So next time you envy the moderate drinker, just stop. It's terribly likely that (s)he is envying you....

Thank you, Fiona, from us all. Best of luck to you, and please keep in touch.

Have a fab Friday everyone!

SM x


  1. Great post SM. This brings to mind an analogy from Jason Vale as he tries to prove that even most moderate drinkers are addicted to a degree.
    If you said to a group of people who enjoy eating Bananas to stop eating Bananas for a month, most of them would have no problem in achieving this and would barely give the request a second thought.
    If you said to a group of people who enjoyed having a drink to stop drinking for a month, most of them would find this a real challenge, would see it as a big deal and in fact, a fair percentage of the group would fail this request.
    This analogy would point to addiction as a possible explanation, albeit in a more subtle fashion. I saw on the news yesterday, that the UK population spent over £38 billion on alcohol last year. That is more than the entire defence budget and we are on course to break that record again this year. There are a great many faces to alcohol addiction it would seem. Have a great sober weekend. x

  2. Tommy Rosen has the best take on this. When people apologize for drinking around him, felling sorry for him that he "can't drink" he laughs and says he feels sorry for them, because they can't know the clarity and beauty that is life unaltered. He has not lost out on anything. He has gained everything.

    He puts is better than this, and it is worth checking it out.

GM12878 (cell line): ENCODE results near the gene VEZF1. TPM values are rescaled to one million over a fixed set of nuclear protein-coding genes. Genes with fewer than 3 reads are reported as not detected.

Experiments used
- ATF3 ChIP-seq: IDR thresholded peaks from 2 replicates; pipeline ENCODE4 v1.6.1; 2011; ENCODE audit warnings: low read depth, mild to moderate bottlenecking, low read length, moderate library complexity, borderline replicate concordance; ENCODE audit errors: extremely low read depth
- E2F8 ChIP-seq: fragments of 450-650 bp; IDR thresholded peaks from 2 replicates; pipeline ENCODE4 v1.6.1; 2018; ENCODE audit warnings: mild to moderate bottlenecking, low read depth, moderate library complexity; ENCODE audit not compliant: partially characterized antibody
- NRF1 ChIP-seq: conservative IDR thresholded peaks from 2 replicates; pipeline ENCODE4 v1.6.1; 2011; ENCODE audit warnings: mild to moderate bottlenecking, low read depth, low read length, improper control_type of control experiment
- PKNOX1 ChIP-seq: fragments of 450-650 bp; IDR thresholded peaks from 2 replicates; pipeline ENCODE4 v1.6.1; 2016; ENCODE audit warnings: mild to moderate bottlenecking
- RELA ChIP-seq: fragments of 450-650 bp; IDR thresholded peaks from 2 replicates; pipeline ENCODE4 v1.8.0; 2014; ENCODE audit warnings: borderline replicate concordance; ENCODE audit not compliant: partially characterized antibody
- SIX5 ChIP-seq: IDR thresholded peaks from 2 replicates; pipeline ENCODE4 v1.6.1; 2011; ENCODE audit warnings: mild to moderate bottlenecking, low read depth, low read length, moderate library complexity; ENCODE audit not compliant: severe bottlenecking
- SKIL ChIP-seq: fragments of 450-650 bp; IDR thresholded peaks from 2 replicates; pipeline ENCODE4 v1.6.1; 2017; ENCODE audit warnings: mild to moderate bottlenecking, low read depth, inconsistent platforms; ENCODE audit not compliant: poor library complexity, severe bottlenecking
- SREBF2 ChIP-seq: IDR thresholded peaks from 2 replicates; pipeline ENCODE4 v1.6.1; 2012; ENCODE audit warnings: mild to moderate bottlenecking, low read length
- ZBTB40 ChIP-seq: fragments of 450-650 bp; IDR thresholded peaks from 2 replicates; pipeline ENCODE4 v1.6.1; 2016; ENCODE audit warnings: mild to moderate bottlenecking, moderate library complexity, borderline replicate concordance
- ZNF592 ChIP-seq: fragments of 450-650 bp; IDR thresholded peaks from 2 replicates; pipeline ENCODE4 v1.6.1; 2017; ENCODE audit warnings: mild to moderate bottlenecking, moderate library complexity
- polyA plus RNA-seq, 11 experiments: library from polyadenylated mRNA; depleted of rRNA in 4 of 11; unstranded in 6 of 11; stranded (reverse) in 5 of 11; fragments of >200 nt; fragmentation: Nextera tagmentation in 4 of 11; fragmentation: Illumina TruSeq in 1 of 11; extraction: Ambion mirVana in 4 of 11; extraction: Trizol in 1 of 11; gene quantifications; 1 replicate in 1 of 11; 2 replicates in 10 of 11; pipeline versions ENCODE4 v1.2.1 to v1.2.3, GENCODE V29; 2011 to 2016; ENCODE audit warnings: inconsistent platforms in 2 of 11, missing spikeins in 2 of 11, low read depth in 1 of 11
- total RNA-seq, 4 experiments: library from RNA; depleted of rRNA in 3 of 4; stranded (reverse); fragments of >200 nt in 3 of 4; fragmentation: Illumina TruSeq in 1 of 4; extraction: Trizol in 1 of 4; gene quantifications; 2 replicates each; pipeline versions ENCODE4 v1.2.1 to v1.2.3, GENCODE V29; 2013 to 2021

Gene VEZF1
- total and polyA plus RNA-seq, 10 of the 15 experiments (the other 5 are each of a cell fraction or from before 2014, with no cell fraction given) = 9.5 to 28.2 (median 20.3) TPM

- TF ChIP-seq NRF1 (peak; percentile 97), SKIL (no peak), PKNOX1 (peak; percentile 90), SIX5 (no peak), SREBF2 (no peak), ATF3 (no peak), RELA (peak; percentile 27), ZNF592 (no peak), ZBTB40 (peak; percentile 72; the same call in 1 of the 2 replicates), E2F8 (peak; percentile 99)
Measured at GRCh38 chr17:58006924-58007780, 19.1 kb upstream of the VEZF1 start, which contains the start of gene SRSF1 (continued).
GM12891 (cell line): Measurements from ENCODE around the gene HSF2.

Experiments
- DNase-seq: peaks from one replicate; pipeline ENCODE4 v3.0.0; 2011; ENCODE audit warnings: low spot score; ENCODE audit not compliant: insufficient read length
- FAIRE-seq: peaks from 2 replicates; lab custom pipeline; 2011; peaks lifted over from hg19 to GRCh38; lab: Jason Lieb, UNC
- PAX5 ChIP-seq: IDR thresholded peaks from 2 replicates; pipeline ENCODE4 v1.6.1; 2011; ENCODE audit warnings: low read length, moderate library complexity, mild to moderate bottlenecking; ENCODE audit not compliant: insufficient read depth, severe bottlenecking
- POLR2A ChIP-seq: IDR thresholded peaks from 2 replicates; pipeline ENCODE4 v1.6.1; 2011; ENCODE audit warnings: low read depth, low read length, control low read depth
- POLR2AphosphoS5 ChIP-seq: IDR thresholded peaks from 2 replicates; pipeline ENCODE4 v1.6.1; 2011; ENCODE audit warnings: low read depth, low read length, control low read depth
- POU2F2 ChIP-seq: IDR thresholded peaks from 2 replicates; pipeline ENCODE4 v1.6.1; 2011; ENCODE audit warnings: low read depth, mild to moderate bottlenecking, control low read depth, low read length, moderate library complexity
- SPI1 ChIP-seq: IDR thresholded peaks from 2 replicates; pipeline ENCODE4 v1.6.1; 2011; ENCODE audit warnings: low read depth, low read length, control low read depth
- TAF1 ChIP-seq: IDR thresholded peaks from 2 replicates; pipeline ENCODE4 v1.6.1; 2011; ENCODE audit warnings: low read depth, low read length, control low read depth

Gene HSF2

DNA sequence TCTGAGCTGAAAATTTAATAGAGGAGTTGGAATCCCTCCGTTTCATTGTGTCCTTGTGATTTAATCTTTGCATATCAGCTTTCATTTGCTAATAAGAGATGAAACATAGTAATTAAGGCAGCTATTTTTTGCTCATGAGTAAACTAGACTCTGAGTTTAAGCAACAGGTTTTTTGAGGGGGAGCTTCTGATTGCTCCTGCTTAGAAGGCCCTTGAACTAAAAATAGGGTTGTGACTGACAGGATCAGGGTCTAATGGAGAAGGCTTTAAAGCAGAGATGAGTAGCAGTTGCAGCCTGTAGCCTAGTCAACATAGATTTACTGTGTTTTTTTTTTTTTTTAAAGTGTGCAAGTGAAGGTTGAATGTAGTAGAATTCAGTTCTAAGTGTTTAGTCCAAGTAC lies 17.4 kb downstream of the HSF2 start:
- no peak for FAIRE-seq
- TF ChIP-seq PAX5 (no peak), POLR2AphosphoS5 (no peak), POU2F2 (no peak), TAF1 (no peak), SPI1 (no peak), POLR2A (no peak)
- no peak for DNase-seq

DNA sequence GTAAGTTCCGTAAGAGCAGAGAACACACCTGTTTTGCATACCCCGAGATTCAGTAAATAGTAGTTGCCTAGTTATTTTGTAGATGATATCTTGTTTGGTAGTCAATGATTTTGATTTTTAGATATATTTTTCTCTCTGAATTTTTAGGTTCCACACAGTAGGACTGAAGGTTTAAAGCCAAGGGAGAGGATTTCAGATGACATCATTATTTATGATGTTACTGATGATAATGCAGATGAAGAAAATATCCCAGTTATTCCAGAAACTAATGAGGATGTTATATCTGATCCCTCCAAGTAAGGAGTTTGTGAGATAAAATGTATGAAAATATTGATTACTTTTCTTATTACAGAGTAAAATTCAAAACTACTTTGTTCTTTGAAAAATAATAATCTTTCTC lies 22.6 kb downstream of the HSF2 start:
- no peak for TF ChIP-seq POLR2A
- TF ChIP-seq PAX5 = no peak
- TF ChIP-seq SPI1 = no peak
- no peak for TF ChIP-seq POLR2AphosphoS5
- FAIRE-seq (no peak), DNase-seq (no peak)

I feel the same way.

  3. This is very true.
    As I got older it takes less alcohol to affect us.
    So even moderate drinkers can get to feeling yucky.

  4. You make a great point that we need to remember - comparing ourselves to others in this journey and defining problem drinking in terms of quantities (as in 'I wasn't as bad as that' ) is never comparing like with like. It's down to how we relate to alcohol and sometimes even a little is too much. X

  5. I just read this great article, wondering if you've seen it? I'm still struggling, I still read your posts every day, I am still looking for a solution, and maybe I might have found one? As always, thank you for being you :)


    1. Hi Lindsay! So glad you're still here! Thanks for the link - fascinating article. Loads I agree with totally, like not needing to hit rock bottom, and the fact that there is a spectrum of drinking issues, not a black and while alkie/normal. But I worry about the argument for moderation in that I'm not sure that moderation makes us happy, even if it is possible! Likewise the drug therapy - might be a great idea for 'transition', but you don't want to take the drugs forever, plus if they take away the enjoyment of the drink then what's the point in drinking? Fascinating, in any case. What have you decided? Love SM x

  6. Thank you for this post. It is exactly what I needed to hear this morning.

  7. Another point about moderation is that it's a huge, constant struggle. So much fighting with the wine witch.